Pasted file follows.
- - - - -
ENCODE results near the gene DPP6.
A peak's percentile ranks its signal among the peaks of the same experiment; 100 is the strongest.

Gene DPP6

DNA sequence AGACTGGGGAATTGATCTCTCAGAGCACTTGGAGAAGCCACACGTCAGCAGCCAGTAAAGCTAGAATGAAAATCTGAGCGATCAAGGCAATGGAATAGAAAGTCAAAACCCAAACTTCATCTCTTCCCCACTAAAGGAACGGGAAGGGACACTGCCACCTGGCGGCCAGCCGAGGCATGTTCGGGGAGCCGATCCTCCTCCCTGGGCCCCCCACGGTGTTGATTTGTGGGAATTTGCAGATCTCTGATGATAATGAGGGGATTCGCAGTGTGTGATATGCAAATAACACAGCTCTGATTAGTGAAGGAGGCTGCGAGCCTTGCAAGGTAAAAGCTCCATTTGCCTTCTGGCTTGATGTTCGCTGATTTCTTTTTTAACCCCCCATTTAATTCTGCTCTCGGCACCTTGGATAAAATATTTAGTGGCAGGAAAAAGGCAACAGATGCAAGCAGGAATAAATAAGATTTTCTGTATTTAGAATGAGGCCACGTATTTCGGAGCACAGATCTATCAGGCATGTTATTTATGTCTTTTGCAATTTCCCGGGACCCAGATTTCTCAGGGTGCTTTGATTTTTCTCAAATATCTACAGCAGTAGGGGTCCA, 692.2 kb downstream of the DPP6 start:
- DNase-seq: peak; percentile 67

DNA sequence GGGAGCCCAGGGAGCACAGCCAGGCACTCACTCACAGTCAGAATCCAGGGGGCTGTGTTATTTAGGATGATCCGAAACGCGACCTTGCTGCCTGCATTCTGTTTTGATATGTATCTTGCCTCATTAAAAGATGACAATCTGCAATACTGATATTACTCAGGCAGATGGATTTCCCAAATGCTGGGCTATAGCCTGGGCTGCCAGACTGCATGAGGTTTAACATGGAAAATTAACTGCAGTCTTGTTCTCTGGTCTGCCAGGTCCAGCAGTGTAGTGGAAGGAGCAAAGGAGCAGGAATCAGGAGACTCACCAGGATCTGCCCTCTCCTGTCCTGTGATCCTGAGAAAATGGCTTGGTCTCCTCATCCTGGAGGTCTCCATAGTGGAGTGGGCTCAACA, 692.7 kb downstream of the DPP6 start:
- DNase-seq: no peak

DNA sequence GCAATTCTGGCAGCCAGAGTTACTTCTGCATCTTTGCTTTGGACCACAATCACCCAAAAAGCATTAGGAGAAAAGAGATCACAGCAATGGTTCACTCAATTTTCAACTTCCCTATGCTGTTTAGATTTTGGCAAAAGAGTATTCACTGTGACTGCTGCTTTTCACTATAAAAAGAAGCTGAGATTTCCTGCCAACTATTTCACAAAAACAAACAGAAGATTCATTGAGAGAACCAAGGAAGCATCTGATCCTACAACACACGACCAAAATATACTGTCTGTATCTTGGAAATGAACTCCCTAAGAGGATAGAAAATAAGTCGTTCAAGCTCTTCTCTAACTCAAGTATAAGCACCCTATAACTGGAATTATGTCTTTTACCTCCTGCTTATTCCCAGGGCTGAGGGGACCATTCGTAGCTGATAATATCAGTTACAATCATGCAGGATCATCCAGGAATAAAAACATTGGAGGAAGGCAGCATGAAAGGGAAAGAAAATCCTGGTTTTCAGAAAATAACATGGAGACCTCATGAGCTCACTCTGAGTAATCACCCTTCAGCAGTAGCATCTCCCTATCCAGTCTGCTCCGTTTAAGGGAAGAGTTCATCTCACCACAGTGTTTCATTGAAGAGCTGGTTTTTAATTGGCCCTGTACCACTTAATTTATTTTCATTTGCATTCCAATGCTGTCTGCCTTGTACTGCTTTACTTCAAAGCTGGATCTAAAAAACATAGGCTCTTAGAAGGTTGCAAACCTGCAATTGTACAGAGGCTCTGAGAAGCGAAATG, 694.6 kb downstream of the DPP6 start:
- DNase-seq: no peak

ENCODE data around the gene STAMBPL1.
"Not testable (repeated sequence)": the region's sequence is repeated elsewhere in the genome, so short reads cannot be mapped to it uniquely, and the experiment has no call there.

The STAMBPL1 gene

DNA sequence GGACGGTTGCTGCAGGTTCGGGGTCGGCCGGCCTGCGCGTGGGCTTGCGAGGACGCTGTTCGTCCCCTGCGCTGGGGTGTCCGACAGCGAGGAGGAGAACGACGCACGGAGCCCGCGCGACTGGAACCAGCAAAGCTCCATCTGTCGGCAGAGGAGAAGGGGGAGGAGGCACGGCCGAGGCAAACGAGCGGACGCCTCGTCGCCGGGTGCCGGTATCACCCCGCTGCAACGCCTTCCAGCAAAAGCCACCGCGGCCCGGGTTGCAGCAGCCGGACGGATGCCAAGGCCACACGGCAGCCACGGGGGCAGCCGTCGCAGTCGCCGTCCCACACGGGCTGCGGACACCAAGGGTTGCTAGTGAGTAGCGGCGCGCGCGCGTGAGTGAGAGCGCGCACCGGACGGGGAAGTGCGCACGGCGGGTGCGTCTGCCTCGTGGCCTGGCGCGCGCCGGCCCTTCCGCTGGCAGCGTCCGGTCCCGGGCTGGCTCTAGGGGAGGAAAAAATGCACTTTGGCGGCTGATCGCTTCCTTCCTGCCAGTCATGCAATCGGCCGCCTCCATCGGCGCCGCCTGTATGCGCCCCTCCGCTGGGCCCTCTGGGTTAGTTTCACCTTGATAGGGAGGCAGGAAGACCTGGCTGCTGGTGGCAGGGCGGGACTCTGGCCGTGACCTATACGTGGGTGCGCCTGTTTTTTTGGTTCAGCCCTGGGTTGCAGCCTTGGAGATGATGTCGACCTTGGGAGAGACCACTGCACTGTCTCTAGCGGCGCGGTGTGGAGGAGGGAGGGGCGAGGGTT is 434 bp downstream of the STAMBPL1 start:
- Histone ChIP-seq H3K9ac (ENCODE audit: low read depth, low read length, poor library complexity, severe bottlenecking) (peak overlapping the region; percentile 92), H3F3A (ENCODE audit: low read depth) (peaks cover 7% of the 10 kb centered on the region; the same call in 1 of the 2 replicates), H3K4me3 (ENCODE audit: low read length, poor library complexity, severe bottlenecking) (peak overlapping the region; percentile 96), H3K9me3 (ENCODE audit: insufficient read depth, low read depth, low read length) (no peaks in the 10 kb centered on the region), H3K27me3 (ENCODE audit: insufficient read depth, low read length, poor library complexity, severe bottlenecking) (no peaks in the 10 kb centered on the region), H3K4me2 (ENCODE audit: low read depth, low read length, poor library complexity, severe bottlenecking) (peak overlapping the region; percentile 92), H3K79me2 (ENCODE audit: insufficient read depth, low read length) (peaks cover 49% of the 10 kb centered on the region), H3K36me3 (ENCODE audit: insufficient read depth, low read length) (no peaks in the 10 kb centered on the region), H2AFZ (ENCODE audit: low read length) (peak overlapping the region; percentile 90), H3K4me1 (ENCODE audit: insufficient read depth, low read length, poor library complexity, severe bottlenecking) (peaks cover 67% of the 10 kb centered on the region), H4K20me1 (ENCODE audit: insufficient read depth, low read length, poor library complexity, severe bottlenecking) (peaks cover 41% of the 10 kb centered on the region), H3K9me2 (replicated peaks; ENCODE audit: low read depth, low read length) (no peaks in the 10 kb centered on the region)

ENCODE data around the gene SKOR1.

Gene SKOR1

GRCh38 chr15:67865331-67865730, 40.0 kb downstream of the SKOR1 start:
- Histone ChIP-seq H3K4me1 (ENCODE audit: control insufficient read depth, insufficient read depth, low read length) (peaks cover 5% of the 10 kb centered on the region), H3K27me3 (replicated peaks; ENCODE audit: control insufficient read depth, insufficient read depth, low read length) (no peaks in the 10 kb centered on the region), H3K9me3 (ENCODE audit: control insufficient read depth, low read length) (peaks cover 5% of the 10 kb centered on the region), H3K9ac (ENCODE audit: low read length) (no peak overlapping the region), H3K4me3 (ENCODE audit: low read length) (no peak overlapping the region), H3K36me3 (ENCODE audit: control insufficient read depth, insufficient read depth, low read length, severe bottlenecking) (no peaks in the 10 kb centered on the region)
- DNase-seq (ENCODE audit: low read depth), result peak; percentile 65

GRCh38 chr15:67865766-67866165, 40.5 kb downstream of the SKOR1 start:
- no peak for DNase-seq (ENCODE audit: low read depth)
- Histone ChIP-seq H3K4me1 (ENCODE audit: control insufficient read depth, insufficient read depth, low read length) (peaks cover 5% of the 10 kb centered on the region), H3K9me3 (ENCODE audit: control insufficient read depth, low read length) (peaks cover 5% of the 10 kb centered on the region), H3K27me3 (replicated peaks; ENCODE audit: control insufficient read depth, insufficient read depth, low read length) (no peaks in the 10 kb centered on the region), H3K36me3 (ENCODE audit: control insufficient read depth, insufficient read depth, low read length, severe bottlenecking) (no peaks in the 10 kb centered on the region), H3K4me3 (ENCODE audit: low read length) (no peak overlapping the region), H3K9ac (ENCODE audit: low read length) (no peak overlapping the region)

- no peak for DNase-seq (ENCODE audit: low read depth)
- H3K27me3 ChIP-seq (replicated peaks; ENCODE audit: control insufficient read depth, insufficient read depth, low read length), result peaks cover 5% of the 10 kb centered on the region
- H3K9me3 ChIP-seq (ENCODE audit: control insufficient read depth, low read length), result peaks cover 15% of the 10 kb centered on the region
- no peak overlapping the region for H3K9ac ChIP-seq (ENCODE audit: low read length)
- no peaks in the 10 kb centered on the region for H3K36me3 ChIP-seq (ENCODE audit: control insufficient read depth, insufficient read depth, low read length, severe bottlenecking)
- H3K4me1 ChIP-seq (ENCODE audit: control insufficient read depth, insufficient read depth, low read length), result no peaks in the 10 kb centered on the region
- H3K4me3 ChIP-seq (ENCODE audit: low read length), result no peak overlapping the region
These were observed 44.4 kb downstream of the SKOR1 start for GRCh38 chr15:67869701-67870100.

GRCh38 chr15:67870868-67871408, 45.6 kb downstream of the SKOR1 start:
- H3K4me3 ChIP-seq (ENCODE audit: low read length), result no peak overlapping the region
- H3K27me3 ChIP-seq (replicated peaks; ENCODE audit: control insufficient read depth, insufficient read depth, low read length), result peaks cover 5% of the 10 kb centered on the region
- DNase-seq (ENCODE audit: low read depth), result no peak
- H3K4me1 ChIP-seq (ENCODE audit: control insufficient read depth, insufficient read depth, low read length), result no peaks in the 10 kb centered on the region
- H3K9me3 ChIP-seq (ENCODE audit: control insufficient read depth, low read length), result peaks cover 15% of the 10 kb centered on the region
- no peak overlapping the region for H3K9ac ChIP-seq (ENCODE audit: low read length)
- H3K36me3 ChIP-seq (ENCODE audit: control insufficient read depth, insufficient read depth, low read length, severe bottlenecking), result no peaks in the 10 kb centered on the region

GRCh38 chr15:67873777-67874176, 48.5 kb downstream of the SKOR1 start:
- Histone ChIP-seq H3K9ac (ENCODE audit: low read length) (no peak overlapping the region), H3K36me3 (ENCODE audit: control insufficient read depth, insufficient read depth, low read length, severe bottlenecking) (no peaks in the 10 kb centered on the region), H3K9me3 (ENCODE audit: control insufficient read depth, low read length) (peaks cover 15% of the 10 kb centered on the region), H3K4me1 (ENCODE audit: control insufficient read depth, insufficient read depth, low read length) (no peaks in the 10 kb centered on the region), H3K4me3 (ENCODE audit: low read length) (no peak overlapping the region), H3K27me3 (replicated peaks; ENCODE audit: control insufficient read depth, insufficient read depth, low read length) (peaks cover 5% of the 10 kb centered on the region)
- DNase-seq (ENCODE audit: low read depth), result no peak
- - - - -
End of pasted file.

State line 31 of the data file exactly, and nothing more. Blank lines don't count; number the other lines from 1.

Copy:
GRCh38 chr15:67870868-67871408, 45.6 kb downstream of the SKOR1 start: